Punitive Damages for Employment Discrimination

Article excerpt

This June, the U.S. Supreme Court rendered an important decision in the area of employment discrimination law in the case of Kolstad v. American Dental Association. Although not an insurance coverage dispute, Kolstad is significant to employment practices liability insurers and others who may be asked to consider coverage for Title VII punitive damage awards.

The case involved a gender discrimination suit brought under Title VII of the Civil Rights Act of 1964. Carole Kolstad had sued for both compensatory and punitive damages, which have been available under Title VII since the passage of the Civil Rights Act of 1991. The pertinent statutory provision requires that an aggrieved employee demonstrate that an employer has engaged in intentional discrimination and has done so "with malice or with reckless indifference to (the employee's) federally protected rights."

Under Title VII, damages can only be awarded in cases of intentional discrimination. The Court held that there need be no showing of egregious misconduct other than the employer having a "state of mind" evidencing malice or reckless indifference. It cited examples, however, of where there might be intentional discrimination, but not the requisite state of mind to support a punitive award. These include situations where the employer was unaware of the discrimination law or where the theory of discrimination is "novel" or "poorly recognized."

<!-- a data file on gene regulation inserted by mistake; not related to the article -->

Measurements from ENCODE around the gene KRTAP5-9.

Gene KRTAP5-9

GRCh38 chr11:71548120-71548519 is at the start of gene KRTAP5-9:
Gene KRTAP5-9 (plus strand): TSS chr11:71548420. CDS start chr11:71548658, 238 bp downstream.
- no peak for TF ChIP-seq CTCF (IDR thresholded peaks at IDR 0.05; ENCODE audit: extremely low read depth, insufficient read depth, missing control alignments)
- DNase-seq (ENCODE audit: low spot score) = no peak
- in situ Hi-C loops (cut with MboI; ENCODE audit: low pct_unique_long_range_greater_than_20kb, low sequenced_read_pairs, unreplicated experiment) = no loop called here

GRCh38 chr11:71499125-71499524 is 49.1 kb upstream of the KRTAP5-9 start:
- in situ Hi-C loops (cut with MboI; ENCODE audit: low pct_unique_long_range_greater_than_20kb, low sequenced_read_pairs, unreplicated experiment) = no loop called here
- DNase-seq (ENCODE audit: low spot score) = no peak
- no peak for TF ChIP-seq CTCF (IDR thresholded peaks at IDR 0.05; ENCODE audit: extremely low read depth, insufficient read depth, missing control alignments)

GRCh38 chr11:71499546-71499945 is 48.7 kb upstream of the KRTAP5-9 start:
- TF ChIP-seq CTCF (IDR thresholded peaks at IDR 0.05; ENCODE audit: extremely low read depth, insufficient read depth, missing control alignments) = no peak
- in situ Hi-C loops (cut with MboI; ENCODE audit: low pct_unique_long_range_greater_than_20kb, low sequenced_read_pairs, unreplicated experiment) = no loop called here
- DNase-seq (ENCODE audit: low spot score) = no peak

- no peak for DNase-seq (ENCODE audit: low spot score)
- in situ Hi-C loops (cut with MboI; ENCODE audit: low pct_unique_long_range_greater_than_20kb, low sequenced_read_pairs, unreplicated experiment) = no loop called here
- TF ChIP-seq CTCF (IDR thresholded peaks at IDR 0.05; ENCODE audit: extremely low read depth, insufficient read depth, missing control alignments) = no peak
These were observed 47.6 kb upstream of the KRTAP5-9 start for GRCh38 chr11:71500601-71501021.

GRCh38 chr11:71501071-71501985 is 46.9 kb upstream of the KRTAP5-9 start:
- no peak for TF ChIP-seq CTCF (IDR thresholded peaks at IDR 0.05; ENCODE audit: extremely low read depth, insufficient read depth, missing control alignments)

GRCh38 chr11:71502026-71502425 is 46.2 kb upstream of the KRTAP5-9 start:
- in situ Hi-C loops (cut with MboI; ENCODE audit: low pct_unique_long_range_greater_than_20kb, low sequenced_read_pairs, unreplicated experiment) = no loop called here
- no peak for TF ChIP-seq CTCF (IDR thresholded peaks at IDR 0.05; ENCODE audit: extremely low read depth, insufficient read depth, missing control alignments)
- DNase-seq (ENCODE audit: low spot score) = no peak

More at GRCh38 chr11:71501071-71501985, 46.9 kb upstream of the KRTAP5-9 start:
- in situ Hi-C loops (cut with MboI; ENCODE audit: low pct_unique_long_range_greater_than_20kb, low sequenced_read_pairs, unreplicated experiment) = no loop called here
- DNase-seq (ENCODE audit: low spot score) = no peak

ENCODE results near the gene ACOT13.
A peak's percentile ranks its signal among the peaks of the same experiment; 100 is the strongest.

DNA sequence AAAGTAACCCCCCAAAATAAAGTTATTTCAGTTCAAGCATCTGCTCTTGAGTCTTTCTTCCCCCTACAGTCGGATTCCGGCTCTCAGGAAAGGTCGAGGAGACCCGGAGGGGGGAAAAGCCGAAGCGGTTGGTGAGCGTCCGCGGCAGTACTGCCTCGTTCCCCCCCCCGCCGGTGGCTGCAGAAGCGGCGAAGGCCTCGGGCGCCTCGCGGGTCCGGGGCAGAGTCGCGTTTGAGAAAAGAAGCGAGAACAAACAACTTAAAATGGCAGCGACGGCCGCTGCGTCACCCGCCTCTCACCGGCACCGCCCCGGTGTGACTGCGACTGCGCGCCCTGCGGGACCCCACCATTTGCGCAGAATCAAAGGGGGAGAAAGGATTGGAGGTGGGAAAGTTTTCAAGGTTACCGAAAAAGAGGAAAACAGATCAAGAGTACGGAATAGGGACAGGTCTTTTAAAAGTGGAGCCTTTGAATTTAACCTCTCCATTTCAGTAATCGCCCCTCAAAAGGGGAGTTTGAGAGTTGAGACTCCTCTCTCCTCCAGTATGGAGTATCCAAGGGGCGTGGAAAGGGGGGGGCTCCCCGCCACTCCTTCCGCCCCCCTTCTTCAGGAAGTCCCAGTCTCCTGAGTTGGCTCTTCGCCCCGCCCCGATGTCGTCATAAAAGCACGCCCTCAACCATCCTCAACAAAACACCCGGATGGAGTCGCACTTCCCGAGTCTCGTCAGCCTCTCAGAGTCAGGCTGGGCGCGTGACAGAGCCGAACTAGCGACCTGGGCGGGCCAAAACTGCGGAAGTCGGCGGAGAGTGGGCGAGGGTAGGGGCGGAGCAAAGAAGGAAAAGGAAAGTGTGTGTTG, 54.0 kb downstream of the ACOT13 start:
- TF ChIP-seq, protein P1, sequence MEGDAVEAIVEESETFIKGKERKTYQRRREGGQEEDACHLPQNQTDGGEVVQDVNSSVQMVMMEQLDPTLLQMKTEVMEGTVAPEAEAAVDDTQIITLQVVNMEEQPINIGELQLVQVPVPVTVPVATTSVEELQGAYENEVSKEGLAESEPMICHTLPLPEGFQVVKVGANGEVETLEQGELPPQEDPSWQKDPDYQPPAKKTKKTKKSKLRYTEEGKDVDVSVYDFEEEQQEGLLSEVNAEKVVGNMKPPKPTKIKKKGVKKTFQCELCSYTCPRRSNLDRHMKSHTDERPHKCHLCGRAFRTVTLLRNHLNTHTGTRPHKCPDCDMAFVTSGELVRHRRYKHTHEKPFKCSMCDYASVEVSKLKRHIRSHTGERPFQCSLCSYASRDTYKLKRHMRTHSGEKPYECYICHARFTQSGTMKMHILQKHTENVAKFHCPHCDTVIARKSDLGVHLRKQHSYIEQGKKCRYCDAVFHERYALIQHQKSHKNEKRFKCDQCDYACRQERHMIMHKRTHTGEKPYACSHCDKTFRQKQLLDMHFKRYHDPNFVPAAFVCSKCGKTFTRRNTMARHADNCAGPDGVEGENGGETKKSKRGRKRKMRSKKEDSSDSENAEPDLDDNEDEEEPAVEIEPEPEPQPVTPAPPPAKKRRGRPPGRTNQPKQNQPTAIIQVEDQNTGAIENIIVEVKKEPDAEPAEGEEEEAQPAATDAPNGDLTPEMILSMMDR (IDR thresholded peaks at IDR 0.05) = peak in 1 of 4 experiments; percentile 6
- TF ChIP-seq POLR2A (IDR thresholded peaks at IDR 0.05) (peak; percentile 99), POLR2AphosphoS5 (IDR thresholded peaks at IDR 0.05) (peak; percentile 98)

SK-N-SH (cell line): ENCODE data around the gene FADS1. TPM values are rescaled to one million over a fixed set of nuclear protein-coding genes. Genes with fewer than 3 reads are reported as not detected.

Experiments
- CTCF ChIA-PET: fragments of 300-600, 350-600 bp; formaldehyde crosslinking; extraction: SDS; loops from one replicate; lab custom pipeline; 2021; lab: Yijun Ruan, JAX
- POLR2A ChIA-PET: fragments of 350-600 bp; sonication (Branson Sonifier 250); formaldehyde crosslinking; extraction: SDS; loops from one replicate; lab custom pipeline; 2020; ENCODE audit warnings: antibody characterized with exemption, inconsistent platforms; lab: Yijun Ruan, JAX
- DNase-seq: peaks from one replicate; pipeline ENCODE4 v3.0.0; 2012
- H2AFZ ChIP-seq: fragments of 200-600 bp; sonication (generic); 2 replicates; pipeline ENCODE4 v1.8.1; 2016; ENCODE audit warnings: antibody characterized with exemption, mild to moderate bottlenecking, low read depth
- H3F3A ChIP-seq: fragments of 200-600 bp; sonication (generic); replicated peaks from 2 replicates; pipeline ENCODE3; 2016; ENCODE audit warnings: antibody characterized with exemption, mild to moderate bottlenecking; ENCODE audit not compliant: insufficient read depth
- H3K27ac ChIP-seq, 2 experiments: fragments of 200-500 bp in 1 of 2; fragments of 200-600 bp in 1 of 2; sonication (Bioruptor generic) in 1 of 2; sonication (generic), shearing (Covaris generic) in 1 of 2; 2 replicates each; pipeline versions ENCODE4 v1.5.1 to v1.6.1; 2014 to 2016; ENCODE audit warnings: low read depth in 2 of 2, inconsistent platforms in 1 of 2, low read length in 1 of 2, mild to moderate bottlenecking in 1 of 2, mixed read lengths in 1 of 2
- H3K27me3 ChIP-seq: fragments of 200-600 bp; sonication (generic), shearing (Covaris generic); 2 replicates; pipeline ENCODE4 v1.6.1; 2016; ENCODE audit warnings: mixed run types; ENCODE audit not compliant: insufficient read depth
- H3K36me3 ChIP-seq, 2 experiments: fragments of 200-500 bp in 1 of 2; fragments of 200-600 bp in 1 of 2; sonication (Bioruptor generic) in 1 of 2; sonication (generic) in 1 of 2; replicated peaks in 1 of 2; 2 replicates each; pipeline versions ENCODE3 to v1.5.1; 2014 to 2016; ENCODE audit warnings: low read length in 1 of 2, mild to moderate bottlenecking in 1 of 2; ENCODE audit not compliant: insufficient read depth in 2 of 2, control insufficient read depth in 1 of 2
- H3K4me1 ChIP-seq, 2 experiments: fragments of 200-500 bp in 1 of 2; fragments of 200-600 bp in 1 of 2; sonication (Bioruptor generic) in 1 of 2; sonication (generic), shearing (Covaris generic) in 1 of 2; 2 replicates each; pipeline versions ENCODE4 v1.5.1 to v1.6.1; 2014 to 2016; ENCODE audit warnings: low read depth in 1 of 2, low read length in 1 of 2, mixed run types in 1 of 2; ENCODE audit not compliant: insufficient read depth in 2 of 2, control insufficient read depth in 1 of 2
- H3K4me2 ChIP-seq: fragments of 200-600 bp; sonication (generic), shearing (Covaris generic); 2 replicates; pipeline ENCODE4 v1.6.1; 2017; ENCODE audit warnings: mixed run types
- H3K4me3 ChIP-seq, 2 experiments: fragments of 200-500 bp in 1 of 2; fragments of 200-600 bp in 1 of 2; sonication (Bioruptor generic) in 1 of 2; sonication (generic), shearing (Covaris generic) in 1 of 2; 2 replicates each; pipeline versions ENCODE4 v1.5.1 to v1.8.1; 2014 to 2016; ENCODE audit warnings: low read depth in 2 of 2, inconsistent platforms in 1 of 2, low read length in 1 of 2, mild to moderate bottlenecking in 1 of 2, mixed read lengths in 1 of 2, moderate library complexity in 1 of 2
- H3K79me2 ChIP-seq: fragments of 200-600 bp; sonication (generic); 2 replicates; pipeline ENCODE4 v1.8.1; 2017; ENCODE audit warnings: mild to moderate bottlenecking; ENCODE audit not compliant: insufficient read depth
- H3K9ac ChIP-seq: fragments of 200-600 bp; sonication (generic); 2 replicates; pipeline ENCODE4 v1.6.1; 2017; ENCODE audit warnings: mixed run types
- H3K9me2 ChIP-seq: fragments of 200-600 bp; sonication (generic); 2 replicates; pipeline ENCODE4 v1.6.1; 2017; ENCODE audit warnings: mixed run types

As long as malice or reckless indifference can be shown, though, conduct may be imputed to the employer for purposes of a punitive award. Kolstad makes clear that no independent egregious misconduct on the part of the employer itself need be established, making it easier for plaintiffs to obtain an award.

The Court did express concern that employers diligently educating their workforce on the illegal nature of discrimination and the need to avoid it may unwittingly leave themselves exposed to liability for punitive damages without the defense that they were unaware of the illegality of the conduct. To remedy this, it was held that an "employer may not be vicariously liable for the discriminatory employment decisions of managerial agents where these decisions are contrary to the employer's good faith efforts to comply with Title VII. …


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